High religiosity was associated with reduced PTSS risk, this was corroborated by Charlson et al. [39]. Despite the paucity of data concerning the relationship between religiosity and PTSS, quite several studies have found a negative relationship between psychiatric morbidity in general, and level of religiosity in breast cancer patients [40,41,42]. Religion has always played an important role in people’s lives, giving them something to believe in, and helping maintain mental health during trying times [43,44,45]. Most people passing through stressful or traumatic circumstances turn to religion for healing, comfort, and succor [42]. Nigerians are quite religious, with women constituting the major chunk of worshippers at prayer houses, churches, mosques, and traditional worship centers in Nigeria [46]. For a woman, having a cancer diagnosis could be perceived as life-threatening, bringing to fore the realization of the impermanence of life, uncertainty about the future, and of course, the fear of death. Deductively, female breast cancer patients may be propelled to apply religiosity in dealing with the stress of cancer, this could ameliorate the psychological impact of the illness, thereby reducing PTSS risk. Physicians may need to collaborate with clerics in the care of female breast cancer patients who consider religion an integral part of their lives, as this may make their treatment process more bearable, and possibly improve treatment outcomes.

Easy cancer treatment access was protective against PTSS. Although there was limited evidence regarding the relationship between treatment access and PTSS in female breast cancer patients, some studies posit that difficult treatment access due to long travel distance to the hospital is linked to under-utilization of breast cancer treatment services, [47,48,49] thereby amplifying the risk of psychiatric morbidity in the long term. In Nigeria, limitations like inadequate cancer treatment centers, bad roads, and exorbitant transport fares may hinder cancer treatment access, consequently escalating the likelihood of psychopathology like PTSS, in female breast cancer patients. In Nigeria, the establishment of more cancer treatment centers, especially within the rural areas, and an upgraded transport network system, is required. Ultimately, this would translate to easier cancer treatment access and lesser PTSS risk in breast cancer patients.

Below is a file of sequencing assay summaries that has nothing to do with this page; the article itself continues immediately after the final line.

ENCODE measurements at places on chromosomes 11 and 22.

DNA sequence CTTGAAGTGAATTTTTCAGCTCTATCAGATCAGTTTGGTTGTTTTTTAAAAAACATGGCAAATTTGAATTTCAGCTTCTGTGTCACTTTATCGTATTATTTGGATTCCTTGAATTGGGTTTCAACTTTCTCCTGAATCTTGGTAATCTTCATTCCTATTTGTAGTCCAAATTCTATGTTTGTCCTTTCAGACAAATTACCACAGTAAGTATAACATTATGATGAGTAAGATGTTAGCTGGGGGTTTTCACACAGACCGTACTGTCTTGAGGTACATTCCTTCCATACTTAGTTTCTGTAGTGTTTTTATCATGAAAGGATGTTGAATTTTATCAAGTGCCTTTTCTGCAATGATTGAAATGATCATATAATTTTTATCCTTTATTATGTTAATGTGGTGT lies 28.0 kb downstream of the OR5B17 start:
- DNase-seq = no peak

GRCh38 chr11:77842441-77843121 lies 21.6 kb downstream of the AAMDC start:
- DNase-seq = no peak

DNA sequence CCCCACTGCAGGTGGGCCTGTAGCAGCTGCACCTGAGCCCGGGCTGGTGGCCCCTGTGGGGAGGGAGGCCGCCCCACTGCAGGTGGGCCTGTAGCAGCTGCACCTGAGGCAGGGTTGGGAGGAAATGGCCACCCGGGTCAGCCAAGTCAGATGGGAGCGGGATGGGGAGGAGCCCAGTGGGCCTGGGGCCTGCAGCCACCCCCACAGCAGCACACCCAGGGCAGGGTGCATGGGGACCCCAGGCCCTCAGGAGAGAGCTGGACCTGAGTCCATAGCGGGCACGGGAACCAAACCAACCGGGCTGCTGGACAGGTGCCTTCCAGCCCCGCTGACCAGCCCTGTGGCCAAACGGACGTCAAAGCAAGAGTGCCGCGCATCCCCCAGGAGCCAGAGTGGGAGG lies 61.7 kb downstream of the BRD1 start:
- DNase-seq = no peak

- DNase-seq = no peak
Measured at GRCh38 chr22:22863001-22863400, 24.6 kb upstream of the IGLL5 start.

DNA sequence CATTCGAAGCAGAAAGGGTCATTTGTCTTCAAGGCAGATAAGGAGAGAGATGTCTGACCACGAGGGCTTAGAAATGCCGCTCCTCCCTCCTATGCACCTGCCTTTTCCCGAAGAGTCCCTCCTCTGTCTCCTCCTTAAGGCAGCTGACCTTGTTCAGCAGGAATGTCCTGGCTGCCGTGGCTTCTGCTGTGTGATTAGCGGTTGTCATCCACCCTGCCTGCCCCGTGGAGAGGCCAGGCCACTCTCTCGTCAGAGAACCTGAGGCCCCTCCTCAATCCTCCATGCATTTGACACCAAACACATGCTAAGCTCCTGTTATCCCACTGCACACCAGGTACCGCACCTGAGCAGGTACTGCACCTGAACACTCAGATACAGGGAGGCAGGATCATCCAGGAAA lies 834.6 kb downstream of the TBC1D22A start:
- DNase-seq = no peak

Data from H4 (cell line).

Chemotherapy was a predictor of PTSS, this is corroborated by other studies [50,51,52]. Chemotherapy sessions may be considered traumatic due to their numerous debilitating side effects, including pain, fatigue, vomiting, and hair loss. It is likely that women on chemotherapy may harbor a perpetual dread of this treatment and proceed to develop key symptoms of PTSS such as intrusion, avoidance, and hyper-arousal about chemotherapy sessions. This indicates that additional medical, physical, and emotional support, should be given to female breast cancer patients on chemotherapy.

Negative illness perception was associated with higher PTSS risk, this has been established previously [53]. Our findings give credence to research that proposes that negative illness perception may cause increased mental health morbidity in breast cancer patients [6, 54]. Illness perception could be concerning the cause, complications, or treatment of illness [55]. Also, illness perception is connected to mental health outcomes and plays a major role in determining a sense of well-being, self-management, and satisfaction with treatment experience [56, 57]. For a woman living with breast cancer, a negative illness perception due to fear of cancer complications, or cancer recurrence, could cause mental distress. Therefore, physicians need to focus on improving therapeutic alliance with female breast cancer patients, engage in continuous patient health education, and optimize patients’ cancer treatment, hopefully, this may engender a favorable illness perception in these women.